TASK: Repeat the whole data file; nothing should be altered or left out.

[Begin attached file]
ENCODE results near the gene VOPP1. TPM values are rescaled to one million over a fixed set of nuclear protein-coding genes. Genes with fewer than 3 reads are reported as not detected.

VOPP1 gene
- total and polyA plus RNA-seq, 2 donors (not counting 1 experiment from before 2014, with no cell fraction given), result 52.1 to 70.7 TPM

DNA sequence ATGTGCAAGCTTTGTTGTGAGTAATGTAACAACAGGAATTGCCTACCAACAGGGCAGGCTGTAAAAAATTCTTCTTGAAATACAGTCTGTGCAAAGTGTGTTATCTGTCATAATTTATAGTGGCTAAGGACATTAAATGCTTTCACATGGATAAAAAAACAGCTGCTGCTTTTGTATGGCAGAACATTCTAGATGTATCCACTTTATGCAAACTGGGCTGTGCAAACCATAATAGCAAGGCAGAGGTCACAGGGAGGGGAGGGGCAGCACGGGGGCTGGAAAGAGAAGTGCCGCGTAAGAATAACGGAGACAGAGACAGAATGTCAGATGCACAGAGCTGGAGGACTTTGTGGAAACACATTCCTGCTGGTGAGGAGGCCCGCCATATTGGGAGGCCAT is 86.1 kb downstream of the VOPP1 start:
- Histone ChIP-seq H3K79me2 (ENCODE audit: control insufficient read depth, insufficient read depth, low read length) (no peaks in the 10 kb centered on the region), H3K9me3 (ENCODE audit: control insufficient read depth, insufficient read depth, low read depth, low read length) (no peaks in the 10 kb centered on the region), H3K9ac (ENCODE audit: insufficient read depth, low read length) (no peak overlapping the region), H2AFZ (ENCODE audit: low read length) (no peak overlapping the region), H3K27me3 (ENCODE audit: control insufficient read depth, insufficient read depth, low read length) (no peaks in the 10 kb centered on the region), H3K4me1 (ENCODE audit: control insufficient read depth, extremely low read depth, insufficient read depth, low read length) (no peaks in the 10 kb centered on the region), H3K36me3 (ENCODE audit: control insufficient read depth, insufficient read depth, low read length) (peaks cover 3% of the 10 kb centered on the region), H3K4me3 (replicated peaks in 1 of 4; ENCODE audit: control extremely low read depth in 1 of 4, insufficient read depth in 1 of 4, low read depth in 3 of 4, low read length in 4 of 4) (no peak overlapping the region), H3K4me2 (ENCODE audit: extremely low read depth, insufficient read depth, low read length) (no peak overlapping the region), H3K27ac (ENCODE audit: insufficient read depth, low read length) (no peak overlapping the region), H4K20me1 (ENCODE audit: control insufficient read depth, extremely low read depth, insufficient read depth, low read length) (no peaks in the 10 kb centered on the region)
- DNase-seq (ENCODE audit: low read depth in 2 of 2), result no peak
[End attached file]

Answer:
ENCODE results near the gene VOPP1. TPM values are rescaled to one million over a fixed set of nuclear protein-coding genes. Genes with fewer than 3 reads are reported as not detected.

VOPP1 gene
- total and polyA plus RNA-seq, 2 donors (not counting 1 experiment from before 2014, with no cell fraction given), result 52.1 to 70.7 TPM

DNA sequence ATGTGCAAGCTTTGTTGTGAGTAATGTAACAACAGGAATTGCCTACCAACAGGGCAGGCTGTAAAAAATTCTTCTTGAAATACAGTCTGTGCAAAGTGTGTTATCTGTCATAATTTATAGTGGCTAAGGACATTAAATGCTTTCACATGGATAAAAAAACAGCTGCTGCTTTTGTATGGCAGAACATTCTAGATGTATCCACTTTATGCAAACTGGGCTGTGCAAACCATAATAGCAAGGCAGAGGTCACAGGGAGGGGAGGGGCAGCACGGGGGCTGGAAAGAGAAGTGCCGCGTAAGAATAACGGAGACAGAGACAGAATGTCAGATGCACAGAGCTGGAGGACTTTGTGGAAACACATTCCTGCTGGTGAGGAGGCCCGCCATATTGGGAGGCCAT is 86.1 kb downstream of the VOPP1 start:
- Histone ChIP-seq H3K79me2 (ENCODE audit: control insufficient read depth, insufficient read depth, low read length) (no peaks in the 10 kb centered on the region), H3K9me3 (ENCODE audit: control insufficient read depth, insufficient read depth, low read depth, low read length) (no peaks in the 10 kb centered on the region), H3K9ac (ENCODE audit: insufficient read depth, low read length) (no peak overlapping the region), H2AFZ (ENCODE audit: low read length) (no peak overlapping the region), H3K27me3 (ENCODE audit: control insufficient read depth, insufficient read depth, low read length) (no peaks in the 10 kb centered on the region), H3K4me1 (ENCODE audit: control insufficient read depth, extremely low read depth, insufficient read depth, low read length) (no peaks in the 10 kb centered on the region), H3K36me3 (ENCODE audit: control insufficient read depth, insufficient read depth, low read length) (peaks cover 3% of the 10 kb centered on the region), H3K4me3 (replicated peaks in 1 of 4; ENCODE audit: control extremely low read depth in 1 of 4, insufficient read depth in 1 of 4, low read depth in 3 of 4, low read length in 4 of 4) (no peak overlapping the region), H3K4me2 (ENCODE audit: extremely low read depth, insufficient read depth, low read length) (no peak overlapping the region), H3K27ac (ENCODE audit: insufficient read depth, low read length) (no peak overlapping the region), H4K20me1 (ENCODE audit: control insufficient read depth, extremely low read depth, insufficient read depth, low read length) (no peaks in the 10 kb centered on the region)
- DNase-seq (ENCODE audit: low read depth in 2 of 2), result no peak